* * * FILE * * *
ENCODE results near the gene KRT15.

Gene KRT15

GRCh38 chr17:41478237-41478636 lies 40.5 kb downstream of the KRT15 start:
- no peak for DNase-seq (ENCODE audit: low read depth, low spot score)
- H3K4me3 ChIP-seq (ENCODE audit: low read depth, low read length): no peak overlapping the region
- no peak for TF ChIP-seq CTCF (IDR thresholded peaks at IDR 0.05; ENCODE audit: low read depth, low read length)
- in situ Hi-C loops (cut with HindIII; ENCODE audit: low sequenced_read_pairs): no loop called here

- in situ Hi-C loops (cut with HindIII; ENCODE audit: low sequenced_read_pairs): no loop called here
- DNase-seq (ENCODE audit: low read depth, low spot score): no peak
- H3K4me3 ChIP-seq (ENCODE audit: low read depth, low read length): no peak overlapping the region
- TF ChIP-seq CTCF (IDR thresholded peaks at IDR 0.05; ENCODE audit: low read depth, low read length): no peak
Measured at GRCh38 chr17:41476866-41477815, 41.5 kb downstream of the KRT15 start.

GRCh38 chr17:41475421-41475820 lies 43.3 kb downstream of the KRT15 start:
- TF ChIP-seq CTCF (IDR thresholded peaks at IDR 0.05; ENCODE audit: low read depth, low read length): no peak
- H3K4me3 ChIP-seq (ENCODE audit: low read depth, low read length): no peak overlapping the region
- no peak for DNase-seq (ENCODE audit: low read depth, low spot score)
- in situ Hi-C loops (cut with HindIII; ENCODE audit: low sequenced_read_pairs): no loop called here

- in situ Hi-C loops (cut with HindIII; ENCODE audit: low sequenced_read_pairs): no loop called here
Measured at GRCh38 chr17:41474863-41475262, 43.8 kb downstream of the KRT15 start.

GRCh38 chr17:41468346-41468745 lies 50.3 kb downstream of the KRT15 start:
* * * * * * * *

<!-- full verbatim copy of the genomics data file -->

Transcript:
ENCODE results near the gene KRT15.

Gene KRT15

GRCh38 chr17:41478237-41478636 lies 40.5 kb downstream of the KRT15 start:
- no peak for DNase-seq (ENCODE audit: low read depth, low spot score)
- H3K4me3 ChIP-seq (ENCODE audit: low read depth, low read length): no peak overlapping the region
- no peak for TF ChIP-seq CTCF (IDR thresholded peaks at IDR 0.05; ENCODE audit: low read depth, low read length)
- in situ Hi-C loops (cut with HindIII; ENCODE audit: low sequenced_read_pairs): no loop called here

- in situ Hi-C loops (cut with HindIII; ENCODE audit: low sequenced_read_pairs): no loop called here
- DNase-seq (ENCODE audit: low read depth, low spot score): no peak
- H3K4me3 ChIP-seq (ENCODE audit: low read depth, low read length): no peak overlapping the region
- TF ChIP-seq CTCF (IDR thresholded peaks at IDR 0.05; ENCODE audit: low read depth, low read length): no peak
Measured at GRCh38 chr17:41476866-41477815, 41.5 kb downstream of the KRT15 start.

GRCh38 chr17:41475421-41475820 lies 43.3 kb downstream of the KRT15 start:
- TF ChIP-seq CTCF (IDR thresholded peaks at IDR 0.05; ENCODE audit: low read depth, low read length): no peak
- H3K4me3 ChIP-seq (ENCODE audit: low read depth, low read length): no peak overlapping the region
- no peak for DNase-seq (ENCODE audit: low read depth, low spot score)
- in situ Hi-C loops (cut with HindIII; ENCODE audit: low sequenced_read_pairs): no loop called here

- in situ Hi-C loops (cut with HindIII; ENCODE audit: low sequenced_read_pairs): no loop called here
Measured at GRCh38 chr17:41474863-41475262, 43.8 kb downstream of the KRT15 start.

GRCh38 chr17:41468346-41468745 lies 50.3 kb downstream of the KRT15 start: